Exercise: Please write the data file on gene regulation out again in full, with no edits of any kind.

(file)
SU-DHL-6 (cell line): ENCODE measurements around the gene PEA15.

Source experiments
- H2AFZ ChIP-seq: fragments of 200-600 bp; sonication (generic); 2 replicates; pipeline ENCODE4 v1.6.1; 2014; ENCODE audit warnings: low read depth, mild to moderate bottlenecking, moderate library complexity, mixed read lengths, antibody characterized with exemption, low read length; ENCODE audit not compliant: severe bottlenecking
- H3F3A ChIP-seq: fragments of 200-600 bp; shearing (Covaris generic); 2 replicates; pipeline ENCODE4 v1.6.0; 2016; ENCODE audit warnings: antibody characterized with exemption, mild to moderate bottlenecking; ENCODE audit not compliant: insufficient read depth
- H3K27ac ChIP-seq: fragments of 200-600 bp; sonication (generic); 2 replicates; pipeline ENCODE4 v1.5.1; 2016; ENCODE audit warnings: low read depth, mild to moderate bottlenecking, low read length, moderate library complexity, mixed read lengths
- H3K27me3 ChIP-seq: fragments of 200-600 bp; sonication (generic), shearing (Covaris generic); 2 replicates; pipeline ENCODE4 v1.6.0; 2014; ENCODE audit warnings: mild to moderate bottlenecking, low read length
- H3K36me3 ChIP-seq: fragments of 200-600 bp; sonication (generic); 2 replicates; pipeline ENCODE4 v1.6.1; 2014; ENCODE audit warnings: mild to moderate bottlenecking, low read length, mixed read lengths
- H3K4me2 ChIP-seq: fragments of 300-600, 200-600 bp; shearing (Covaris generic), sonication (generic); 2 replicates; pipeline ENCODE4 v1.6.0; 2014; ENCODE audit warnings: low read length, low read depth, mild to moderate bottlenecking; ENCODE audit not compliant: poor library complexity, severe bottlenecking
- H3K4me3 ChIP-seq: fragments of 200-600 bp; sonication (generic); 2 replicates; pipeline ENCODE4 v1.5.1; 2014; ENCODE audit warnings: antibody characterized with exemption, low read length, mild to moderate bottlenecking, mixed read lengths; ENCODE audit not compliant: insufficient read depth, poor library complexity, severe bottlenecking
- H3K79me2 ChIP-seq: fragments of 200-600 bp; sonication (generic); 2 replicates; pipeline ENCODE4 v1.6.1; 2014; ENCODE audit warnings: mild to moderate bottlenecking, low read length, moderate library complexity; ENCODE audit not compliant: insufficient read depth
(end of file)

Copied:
SU-DHL-6 (cell line): ENCODE measurements around the gene PEA15.

Source experiments
- H2AFZ ChIP-seq: fragments of 200-600 bp; sonication (generic); 2 replicates; pipeline ENCODE4 v1.6.1; 2014; ENCODE audit warnings: low read depth, mild to moderate bottlenecking, moderate library complexity, mixed read lengths, antibody characterized with exemption, low read length; ENCODE audit not compliant: severe bottlenecking
- H3F3A ChIP-seq: fragments of 200-600 bp; shearing (Covaris generic); 2 replicates; pipeline ENCODE4 v1.6.0; 2016; ENCODE audit warnings: antibody characterized with exemption, mild to moderate bottlenecking; ENCODE audit not compliant: insufficient read depth
- H3K27ac ChIP-seq: fragments of 200-600 bp; sonication (generic); 2 replicates; pipeline ENCODE4 v1.5.1; 2016; ENCODE audit warnings: low read depth, mild to moderate bottlenecking, low read length, moderate library complexity, mixed read lengths
- H3K27me3 ChIP-seq: fragments of 200-600 bp; sonication (generic), shearing (Covaris generic); 2 replicates; pipeline ENCODE4 v1.6.0; 2014; ENCODE audit warnings: mild to moderate bottlenecking, low read length
- H3K36me3 ChIP-seq: fragments of 200-600 bp; sonication (generic); 2 replicates; pipeline ENCODE4 v1.6.1; 2014; ENCODE audit warnings: mild to moderate bottlenecking, low read length, mixed read lengths
- H3K4me2 ChIP-seq: fragments of 300-600, 200-600 bp; shearing (Covaris generic), sonication (generic); 2 replicates; pipeline ENCODE4 v1.6.0; 2014; ENCODE audit warnings: low read length, low read depth, mild to moderate bottlenecking; ENCODE audit not compliant: poor library complexity, severe bottlenecking
- H3K4me3 ChIP-seq: fragments of 200-600 bp; sonication (generic); 2 replicates; pipeline ENCODE4 v1.5.1; 2014; ENCODE audit warnings: antibody characterized with exemption, low read length, mild to moderate bottlenecking, mixed read lengths; ENCODE audit not compliant: insufficient read depth, poor library complexity, severe bottlenecking
- H3K79me2 ChIP-seq: fragments of 200-600 bp; sonication (generic); 2 replicates; pipeline ENCODE4 v1.6.1; 2014; ENCODE audit warnings: mild to moderate bottlenecking, low read length, moderate library complexity; ENCODE audit not compliant: insufficient read depth